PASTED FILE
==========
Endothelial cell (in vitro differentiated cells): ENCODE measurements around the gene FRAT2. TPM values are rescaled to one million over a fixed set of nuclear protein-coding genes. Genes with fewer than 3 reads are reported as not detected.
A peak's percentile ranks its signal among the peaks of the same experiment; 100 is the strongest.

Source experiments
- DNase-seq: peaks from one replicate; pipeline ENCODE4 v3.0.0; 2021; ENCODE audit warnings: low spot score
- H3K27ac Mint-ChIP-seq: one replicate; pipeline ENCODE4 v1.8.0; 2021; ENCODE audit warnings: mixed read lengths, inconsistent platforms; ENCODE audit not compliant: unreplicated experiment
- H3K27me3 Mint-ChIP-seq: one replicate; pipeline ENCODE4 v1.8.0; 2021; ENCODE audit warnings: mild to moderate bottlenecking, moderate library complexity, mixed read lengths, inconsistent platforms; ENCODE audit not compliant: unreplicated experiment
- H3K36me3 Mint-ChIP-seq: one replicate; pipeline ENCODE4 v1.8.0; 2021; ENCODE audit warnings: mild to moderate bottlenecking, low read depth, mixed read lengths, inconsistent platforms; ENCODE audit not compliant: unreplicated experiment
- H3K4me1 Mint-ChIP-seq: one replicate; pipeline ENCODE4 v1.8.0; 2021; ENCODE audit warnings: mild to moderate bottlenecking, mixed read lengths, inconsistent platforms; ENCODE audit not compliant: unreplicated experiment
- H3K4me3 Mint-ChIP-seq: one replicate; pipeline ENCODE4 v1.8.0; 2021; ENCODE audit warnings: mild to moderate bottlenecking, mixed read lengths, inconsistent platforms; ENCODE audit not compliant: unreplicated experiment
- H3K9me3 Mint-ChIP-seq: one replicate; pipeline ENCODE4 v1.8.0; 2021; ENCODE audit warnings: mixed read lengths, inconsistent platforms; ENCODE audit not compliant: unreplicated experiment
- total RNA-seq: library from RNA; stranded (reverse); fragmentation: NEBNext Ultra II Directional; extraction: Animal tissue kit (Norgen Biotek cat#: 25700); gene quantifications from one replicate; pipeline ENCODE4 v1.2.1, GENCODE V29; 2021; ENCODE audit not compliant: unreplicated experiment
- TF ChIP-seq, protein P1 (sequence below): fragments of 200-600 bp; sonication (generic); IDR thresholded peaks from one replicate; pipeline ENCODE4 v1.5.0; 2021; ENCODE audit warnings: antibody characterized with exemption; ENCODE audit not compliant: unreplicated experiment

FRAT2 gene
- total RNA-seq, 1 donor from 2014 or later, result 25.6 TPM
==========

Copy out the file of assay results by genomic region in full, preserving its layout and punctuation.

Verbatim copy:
Endothelial cell (in vitro differentiated cells): ENCODE measurements around the gene FRAT2. TPM values are rescaled to one million over a fixed set of nuclear protein-coding genes. Genes with fewer than 3 reads are reported as not detected.
A peak's percentile ranks its signal among the peaks of the same experiment; 100 is the strongest.

Source experiments
- DNase-seq: peaks from one replicate; pipeline ENCODE4 v3.0.0; 2021; ENCODE audit warnings: low spot score
- H3K27ac Mint-ChIP-seq: one replicate; pipeline ENCODE4 v1.8.0; 2021; ENCODE audit warnings: mixed read lengths, inconsistent platforms; ENCODE audit not compliant: unreplicated experiment
- H3K27me3 Mint-ChIP-seq: one replicate; pipeline ENCODE4 v1.8.0; 2021; ENCODE audit warnings: mild to moderate bottlenecking, moderate library complexity, mixed read lengths, inconsistent platforms; ENCODE audit not compliant: unreplicated experiment
- H3K36me3 Mint-ChIP-seq: one replicate; pipeline ENCODE4 v1.8.0; 2021; ENCODE audit warnings: mild to moderate bottlenecking, low read depth, mixed read lengths, inconsistent platforms; ENCODE audit not compliant: unreplicated experiment
- H3K4me1 Mint-ChIP-seq: one replicate; pipeline ENCODE4 v1.8.0; 2021; ENCODE audit warnings: mild to moderate bottlenecking, mixed read lengths, inconsistent platforms; ENCODE audit not compliant: unreplicated experiment
- H3K4me3 Mint-ChIP-seq: one replicate; pipeline ENCODE4 v1.8.0; 2021; ENCODE audit warnings: mild to moderate bottlenecking, mixed read lengths, inconsistent platforms; ENCODE audit not compliant: unreplicated experiment
- H3K9me3 Mint-ChIP-seq: one replicate; pipeline ENCODE4 v1.8.0; 2021; ENCODE audit warnings: mixed read lengths, inconsistent platforms; ENCODE audit not compliant: unreplicated experiment
- total RNA-seq: library from RNA; stranded (reverse); fragmentation: NEBNext Ultra II Directional; extraction: Animal tissue kit (Norgen Biotek cat#: 25700); gene quantifications from one replicate; pipeline ENCODE4 v1.2.1, GENCODE V29; 2021; ENCODE audit not compliant: unreplicated experiment
- TF ChIP-seq, protein P1 (sequence below): fragments of 200-600 bp; sonication (generic); IDR thresholded peaks from one replicate; pipeline ENCODE4 v1.5.0; 2021; ENCODE audit warnings: antibody characterized with exemption; ENCODE audit not compliant: unreplicated experiment

FRAT2 gene
- total RNA-seq, 1 donor from 2014 or later, result 25.6 TPM